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Authors: Bianca D’Arc

A Darker Shade of Dead

A Darker Shade of Dead
A Darker Shade of Dead
B
IANCA
D'A
RC

KENSINGTON PUBLISHING CORP.

www.kensingtonbooks.com

All copyrighted material within is Attributor Protected.

This book is dedicated with all my love to my mother, who passed away while this book was being written. She was an educator, researcher, law professor, and the inspiration for my own career aspirations. We went to law school together, took the bar exam together, and worked together briefly.

She was always my greatest adviser, and when I had a decision to make about whether to take a really good job or decline the offer and continue to write, she was the one who surprised me by saying, “Do what you love.” She advised me to turn down the job opportunity and write. I have never regretted that decision, which allowed me to spend time with her and take care of her when she suddenly fell ill with cancer.

I miss her more than I can possibly explain. My life is as a shadow now, and I have no idea when or if it will ever become real to me again. I thank God for the time I had with my dear mom, and I thank her for always being such an inspiration. I love her with all my heart, and I know that love was returned unconditionally.

So I'd like to dedicate this work in memory of my mother, who left me too soon.

I love you, Mom.

With special thanks to Joy Roach, who helped me when I was in a pickle. Thanks also to Frances Bamford, who celebrated the sale of this novel, and the others in this series, with me over a scoop of ice cream.

Prologue

Quantico, Virginia—eight months ago

“T
his blows.”

Dr. Sandra McCormick's voice echoed around the morgue. Well, it wasn't really a morgue. At least it hadn't been. The large room had been a perfectly good laboratory until the senior team members had decided to perform tests on cadavers. Now it was a morgue.

The temperature had been lowered to near freezing, and Sandra shivered in her lab coat. She'd donned her heaviest jacket under the lab coat she had borrowed from one of the men on the team who wore a much larger size, but it still wasn't enough. She was cold, dammit.

Cold, miserable, and all alone on night shift because she was low man on the totem pole. The science team had been together for a few months, working for the military on ways to improve combat performance. Specifically, they'd been trying to come up with substances that, when injected into people, would improve healing and endurance in living tissue. They were at the point now where they'd graduated from in vitro testing in Petri dishes to something a bit more exotic.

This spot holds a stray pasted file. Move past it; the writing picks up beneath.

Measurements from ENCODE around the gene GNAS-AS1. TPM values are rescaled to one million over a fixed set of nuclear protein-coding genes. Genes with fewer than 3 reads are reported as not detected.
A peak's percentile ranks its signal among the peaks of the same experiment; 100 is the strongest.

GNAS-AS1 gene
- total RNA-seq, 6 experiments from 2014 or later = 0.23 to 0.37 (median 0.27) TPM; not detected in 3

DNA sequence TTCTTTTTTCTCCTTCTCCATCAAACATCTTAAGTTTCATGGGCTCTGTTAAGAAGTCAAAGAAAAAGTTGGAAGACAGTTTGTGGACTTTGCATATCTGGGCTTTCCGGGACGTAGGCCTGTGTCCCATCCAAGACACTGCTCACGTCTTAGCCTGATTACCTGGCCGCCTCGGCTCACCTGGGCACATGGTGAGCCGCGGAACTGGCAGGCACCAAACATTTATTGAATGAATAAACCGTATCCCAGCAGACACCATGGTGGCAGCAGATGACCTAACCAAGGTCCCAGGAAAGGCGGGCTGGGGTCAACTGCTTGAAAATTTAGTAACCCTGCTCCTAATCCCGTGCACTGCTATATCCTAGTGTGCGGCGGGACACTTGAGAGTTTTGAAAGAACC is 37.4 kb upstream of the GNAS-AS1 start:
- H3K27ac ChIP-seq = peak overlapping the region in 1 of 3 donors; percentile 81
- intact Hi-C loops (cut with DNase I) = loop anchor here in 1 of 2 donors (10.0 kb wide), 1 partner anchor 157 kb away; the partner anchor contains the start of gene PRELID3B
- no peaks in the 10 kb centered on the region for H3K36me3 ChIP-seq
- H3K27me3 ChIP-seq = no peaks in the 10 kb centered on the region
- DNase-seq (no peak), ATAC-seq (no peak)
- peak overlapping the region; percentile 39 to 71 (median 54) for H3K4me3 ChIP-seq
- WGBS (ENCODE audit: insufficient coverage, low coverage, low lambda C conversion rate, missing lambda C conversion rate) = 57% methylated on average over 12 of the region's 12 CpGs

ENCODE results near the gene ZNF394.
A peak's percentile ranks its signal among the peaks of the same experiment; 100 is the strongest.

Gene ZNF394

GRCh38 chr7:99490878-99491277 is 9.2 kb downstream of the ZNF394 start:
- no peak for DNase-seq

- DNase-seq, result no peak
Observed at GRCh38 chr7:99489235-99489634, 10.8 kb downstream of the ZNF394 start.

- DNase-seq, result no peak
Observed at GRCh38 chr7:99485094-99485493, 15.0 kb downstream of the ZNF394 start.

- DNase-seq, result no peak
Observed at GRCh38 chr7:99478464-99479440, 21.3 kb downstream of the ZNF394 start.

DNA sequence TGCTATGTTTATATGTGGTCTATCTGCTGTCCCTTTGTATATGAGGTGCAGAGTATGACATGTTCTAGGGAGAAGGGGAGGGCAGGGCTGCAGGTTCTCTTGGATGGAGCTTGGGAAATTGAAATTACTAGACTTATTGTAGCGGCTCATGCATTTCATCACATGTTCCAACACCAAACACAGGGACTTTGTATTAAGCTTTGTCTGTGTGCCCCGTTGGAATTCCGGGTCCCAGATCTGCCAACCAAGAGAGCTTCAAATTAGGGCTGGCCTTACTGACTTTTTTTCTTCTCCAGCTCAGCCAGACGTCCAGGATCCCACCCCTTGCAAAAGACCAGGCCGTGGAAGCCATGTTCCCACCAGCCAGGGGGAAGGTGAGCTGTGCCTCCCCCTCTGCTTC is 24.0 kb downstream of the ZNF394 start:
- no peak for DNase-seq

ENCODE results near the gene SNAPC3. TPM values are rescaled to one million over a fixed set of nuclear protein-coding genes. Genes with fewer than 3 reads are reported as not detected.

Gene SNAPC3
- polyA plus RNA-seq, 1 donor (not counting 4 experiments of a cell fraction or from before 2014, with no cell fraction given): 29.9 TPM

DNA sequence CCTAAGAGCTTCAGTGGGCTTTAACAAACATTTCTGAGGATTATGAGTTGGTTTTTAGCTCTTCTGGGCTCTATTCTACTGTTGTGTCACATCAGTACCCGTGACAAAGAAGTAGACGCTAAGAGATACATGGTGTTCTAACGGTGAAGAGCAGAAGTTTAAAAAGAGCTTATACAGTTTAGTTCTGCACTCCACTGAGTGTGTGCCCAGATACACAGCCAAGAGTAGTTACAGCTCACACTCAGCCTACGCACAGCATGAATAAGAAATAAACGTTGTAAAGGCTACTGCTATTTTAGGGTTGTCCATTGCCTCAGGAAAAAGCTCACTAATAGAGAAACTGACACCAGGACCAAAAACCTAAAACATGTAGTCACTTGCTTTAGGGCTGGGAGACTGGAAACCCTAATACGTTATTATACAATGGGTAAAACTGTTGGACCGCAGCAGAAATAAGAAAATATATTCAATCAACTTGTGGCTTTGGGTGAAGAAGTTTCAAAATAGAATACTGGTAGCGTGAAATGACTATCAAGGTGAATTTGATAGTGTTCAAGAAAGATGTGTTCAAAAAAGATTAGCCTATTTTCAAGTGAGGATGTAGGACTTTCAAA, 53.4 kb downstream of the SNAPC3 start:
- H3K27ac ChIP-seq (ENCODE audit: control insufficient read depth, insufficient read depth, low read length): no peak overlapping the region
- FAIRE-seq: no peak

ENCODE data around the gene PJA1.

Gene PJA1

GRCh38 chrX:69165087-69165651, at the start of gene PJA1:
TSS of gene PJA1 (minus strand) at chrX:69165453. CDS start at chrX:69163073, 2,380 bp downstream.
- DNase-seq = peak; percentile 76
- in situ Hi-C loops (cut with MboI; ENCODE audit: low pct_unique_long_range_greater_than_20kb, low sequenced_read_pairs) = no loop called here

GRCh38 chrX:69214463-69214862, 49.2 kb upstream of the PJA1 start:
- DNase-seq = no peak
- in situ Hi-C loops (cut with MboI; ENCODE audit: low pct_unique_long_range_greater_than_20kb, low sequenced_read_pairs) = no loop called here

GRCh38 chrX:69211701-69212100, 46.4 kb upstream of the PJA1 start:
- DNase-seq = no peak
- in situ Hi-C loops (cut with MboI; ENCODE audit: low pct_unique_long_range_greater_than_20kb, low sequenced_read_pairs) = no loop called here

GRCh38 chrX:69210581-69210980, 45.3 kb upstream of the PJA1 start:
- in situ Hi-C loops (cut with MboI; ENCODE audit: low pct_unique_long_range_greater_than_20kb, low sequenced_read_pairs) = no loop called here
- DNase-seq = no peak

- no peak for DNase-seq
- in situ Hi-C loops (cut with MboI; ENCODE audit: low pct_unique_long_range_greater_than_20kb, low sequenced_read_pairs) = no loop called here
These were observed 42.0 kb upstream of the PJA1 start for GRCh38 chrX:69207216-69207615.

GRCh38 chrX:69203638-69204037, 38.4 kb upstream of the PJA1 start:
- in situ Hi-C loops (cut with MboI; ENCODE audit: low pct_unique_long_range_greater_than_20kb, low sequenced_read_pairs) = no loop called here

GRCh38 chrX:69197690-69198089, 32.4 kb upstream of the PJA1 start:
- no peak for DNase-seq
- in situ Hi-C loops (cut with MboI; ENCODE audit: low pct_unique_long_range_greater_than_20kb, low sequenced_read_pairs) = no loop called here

They weren't ready to try in vivo testing on living animals or people. Instead, the senior scientists had decided to take this grotesque step, administering the experimental regenerative serum to dead tissue contained in a whole, deceased organism. Personally, she would've preferred to start with a dead animal of some kind, but only human cadavers would work for this experiment since the genetic manipulation they were attempting was coded specifically for human tissue. They didn't want any cross-contamination with animals if they found a substance that actually worked.

As a result, she was stuck in a freezing cold lab in the middle of the night, watching a bunch of dead Marines. It was kind of sad, actually. Every one of these men had been cut down in their prime by either illness or injury. They had all been highly trained and honed specimens of manhood while they were alive. Some of them had been quite handsome, but their beauty had been lost to the pale coldness of death. They were here because they had no next of kin—only their beloved Corps—and their bodies had been donated to science.

The room was dimly lit. Sandra only needed the individual lights over each metal table on which the bodies rested to do her work. She'd holed up at a desk in the far corner of the giant lab space, entering the data she collected hourly for each body into a computer. Her fingers were already numb from the cold, and it had only been three hours. Five more to go before the day shift would release her from this icy prison.

She heard a rustling sound in the distance as she blew on her fingers to try to warm them. Her chair swiveled as she lifted her feet, placing them on the runners of the rolling office chair.

“That better not have been the sound of mice scampering around in here.”

Contrary to most medical researchers, Sandra had never really been comfortable with mice. Little furry rodents still made her jump, and she shied away from any lab work that required her to deal with the critters.